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Elektra chord: E B Db F Ab.
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Elektra chord
Component intervals from root
diminished fourth
minor second
diminished seventh
perfect fifth
root

The Elektra chord is a "complexly dissonant signature-chord"[1] and motivic elaboration used by composer Richard Strauss to represent the title character of his opera Elektra that is a "bitonal synthesis of E major and C-sharp major" and may be regarded as a polychord related to conventional chords with added thirds[2], in this case an eleventh chord.

Elektra chord implies an E Major and C# Major chord together (C# E# G# = Db F Ab)
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In Elektra the chord, Elektra's "harmonic signature" is treated various ways betraying "both tonal and bitonal leanings...a dominant 4/2 over a nonharmonic bass. Like Elektra herself, this chord is both monomaniacal and polymorphic." It is associated as well with its seven note complement which may be arranged as a dominant thirteenth[1] while other characters are represented by other motives or chords, such as Klytämnestra's contrasting harmony. The Elektra chord's complement appears at important points and the two chords form a 10-note pitch collection, lacking D and A, which forms one of Elektra's "distinctive 'voices'"[3]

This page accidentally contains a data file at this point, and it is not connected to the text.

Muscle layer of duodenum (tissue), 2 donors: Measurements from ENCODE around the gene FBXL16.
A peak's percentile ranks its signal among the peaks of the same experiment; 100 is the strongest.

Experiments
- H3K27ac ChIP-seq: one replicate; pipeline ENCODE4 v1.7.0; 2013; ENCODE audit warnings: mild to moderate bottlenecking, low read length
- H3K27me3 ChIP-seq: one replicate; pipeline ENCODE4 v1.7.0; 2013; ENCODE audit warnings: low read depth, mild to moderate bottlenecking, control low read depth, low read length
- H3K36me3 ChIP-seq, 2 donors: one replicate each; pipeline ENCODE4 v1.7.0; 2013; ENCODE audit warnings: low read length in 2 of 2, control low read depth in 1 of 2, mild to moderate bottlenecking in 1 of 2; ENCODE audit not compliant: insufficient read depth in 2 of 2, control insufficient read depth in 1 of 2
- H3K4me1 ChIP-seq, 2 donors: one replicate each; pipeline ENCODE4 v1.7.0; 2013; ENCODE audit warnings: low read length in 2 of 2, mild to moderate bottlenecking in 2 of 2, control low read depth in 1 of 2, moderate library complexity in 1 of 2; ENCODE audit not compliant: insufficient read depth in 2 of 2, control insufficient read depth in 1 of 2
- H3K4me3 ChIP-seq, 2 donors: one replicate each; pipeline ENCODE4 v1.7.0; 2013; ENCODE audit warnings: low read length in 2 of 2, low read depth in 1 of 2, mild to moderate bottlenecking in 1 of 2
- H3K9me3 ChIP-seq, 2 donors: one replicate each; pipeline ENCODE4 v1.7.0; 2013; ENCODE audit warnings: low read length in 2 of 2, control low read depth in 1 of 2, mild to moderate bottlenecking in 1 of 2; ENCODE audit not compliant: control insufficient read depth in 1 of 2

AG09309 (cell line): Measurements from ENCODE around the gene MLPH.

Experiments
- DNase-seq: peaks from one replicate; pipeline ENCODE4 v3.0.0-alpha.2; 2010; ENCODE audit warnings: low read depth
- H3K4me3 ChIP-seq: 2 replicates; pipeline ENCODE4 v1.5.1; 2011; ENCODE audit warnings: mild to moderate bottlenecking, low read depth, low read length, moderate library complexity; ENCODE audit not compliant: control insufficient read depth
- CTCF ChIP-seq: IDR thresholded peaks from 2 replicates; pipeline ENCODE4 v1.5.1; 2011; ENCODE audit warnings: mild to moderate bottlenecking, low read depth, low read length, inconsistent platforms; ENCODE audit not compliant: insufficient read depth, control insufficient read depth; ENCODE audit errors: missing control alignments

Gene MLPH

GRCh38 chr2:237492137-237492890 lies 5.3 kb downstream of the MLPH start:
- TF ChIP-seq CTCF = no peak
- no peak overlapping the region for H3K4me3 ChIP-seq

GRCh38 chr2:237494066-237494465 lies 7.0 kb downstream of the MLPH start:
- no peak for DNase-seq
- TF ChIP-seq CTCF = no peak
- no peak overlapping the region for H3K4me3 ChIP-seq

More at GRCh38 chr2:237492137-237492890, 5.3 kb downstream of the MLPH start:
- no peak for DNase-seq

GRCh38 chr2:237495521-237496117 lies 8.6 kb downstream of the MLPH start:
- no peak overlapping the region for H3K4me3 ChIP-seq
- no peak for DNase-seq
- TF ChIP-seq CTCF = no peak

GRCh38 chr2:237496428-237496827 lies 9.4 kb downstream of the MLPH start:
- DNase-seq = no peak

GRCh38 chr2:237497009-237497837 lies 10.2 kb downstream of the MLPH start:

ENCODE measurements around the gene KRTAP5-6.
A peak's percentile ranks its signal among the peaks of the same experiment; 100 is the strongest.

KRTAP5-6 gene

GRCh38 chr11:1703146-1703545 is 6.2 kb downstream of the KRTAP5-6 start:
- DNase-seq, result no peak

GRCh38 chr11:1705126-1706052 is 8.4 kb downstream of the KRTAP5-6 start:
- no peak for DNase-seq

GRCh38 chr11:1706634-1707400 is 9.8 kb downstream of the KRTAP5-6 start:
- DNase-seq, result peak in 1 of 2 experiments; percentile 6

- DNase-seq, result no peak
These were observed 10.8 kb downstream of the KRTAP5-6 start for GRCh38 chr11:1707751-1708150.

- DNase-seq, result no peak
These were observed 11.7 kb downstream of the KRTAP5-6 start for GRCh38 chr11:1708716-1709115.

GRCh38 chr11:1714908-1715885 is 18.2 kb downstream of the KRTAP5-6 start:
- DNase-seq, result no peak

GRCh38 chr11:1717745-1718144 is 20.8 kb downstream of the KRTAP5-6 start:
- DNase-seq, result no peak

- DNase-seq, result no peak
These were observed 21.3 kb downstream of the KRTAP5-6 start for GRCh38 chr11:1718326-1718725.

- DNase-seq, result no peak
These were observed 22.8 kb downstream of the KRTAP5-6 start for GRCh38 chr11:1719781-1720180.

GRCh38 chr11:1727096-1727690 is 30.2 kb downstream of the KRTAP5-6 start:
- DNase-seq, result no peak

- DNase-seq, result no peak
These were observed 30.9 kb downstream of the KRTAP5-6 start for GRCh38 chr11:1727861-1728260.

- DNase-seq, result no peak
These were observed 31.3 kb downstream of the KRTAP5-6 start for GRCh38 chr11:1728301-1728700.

Motivic elaboration of Elektra chord
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The chord is also found in Claude Debussy's Feuilles mortes, where it may be analyzed as an appoggiatura to a minor ninth chord, and Franz Schreker's Der ferne Klang, and Alexander Scriabin's Sixth Piano Sonata [2].

See also

Sources

  1. ^ a b Lawrence Kramer. "Fin-de-siècle Fantasies: Elektra, Degeneration and Sexual Science", Cambridge Opera Journal, Vol. 5, No. 2. (Jul., 1993), pp. 141-165.
  2. ^ a b H. H. Stuckenschmidt; Piero Weiss. "Debussy or Berg? The Mystery of a Chord Progression", The Musical Quarterly, Vol. 51, No. 3. (Jul., 1965), pp. 453-459.
  3. ^ Carolyn Abbate, 'Music and Language in Elektra', in Richard Strauss: Elektra, ed. Derrick Puffett, Cambridge Opera Guides (Cambridge, 1989), 107-27. Cited in Kramer (1993), p.156.
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